In 2010, 34 % of all treatment clients were under the age of 25 years. While among new treatment clients the proportion of those under the age of 25 years was higher and represented 45 % of all new clients entering treatment. As far as gender distribution is concerned among all treatment clients 79.2 % were males and 20.8 % were females, while among first time treatment clients, 73.9 % were males and 26.1 % were females.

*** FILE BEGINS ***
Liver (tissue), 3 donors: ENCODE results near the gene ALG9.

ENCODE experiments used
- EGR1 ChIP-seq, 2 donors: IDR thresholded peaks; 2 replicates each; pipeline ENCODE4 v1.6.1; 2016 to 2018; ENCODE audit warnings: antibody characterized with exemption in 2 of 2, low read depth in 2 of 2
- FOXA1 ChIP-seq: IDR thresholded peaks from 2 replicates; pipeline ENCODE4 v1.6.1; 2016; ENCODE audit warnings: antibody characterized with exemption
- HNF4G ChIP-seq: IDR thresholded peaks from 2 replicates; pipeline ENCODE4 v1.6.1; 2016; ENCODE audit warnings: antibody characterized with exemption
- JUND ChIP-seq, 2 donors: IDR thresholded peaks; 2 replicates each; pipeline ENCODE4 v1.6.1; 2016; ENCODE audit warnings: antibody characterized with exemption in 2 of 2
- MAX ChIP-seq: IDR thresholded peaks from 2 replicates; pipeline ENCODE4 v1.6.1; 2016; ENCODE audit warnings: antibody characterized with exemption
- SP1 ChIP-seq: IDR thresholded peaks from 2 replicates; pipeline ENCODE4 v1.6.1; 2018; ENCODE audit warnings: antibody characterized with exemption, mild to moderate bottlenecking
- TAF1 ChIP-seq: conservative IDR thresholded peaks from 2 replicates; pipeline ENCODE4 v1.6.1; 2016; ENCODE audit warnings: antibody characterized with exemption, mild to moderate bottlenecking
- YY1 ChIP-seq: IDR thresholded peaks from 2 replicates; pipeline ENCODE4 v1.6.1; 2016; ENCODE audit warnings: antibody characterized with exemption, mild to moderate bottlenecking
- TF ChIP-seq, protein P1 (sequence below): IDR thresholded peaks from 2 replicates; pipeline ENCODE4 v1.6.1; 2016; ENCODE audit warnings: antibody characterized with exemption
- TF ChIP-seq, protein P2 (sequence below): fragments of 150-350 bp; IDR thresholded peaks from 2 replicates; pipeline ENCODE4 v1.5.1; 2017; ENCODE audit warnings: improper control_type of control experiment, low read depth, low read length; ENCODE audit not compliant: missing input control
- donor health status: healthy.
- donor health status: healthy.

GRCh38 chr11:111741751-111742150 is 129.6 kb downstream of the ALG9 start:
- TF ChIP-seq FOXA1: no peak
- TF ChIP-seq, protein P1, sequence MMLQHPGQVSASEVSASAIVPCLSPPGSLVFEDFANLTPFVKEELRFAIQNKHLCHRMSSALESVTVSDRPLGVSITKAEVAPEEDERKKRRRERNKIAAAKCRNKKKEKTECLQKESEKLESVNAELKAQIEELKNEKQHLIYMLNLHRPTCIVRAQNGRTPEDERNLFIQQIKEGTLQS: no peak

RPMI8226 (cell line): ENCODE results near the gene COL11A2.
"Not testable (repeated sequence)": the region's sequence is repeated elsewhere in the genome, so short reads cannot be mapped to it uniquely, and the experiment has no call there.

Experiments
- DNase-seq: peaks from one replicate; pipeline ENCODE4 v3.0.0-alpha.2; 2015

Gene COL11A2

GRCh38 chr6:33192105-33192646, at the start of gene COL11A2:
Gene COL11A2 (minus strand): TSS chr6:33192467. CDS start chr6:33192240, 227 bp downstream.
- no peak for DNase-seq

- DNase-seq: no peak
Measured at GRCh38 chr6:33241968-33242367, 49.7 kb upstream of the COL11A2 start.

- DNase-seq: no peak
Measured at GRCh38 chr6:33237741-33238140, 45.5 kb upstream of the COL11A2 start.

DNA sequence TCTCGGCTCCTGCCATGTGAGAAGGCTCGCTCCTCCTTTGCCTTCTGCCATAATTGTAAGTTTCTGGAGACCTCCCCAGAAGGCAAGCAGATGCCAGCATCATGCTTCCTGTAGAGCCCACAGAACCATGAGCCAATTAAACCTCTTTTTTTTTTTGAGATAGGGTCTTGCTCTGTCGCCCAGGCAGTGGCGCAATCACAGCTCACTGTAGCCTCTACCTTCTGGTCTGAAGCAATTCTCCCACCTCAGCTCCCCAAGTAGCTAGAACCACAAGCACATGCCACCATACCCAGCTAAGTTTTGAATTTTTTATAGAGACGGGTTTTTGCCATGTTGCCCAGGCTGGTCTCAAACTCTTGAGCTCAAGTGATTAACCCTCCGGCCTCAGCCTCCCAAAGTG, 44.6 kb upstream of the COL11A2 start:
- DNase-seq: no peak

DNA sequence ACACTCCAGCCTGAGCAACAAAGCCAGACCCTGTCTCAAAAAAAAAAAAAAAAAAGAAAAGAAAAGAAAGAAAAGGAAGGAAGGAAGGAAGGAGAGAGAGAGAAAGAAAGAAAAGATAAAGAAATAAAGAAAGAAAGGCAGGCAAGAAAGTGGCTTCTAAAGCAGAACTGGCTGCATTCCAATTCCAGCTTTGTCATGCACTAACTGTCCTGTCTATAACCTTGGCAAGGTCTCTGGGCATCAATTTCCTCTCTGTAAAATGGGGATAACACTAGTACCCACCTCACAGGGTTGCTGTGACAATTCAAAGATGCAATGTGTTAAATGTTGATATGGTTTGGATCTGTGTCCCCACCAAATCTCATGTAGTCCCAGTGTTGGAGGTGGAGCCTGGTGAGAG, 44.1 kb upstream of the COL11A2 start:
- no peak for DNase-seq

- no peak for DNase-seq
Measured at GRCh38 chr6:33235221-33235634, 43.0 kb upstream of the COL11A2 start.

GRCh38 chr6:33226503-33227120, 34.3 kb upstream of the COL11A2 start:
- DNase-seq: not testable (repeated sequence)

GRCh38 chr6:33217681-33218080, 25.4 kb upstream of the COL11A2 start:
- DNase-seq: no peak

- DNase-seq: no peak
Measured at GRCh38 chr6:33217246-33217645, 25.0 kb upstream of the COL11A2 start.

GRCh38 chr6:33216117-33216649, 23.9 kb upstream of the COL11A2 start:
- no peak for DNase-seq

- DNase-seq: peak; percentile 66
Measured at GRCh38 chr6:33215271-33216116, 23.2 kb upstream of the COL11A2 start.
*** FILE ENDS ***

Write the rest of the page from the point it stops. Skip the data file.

In Latvia, likewise to other Baltic countries, there is a high proportion of injecting drug users (IDUs) among all reported HIV cases. An increase in annually diagnosed HIV cases was observed in Latvia in the late 1990s and reached the peak in 2001. In 2010, newly-reported HIV positive cases in Latvia reached 274 cases (275 cases in 2009). Since 2001, the proportion of IDUs among newly diagnosed HIV cases has decreased gradually and in 2010, 86 cases (31.3 %) were transmitted through injecting drug use. The largest part of cases registered in 2010, 47.8 % (131), were transmitted through heterosexual contacts, 6.5 % (18) through homosexual contacts and in 1.5 % (18) of the cases, a mother had infected her child. For 12.8 % (35) of the cases, the mode of transmission remained unreported. However, the overall prevalence of HIV among injecting drug users remains high, in 2010, about 6.3 % of the clients of 18 needle and syringe programmes were tested HIV positive. The seroprevalence study study conducted in 2007 suggests HIV prevalence rate among IDUs at 22.6 %.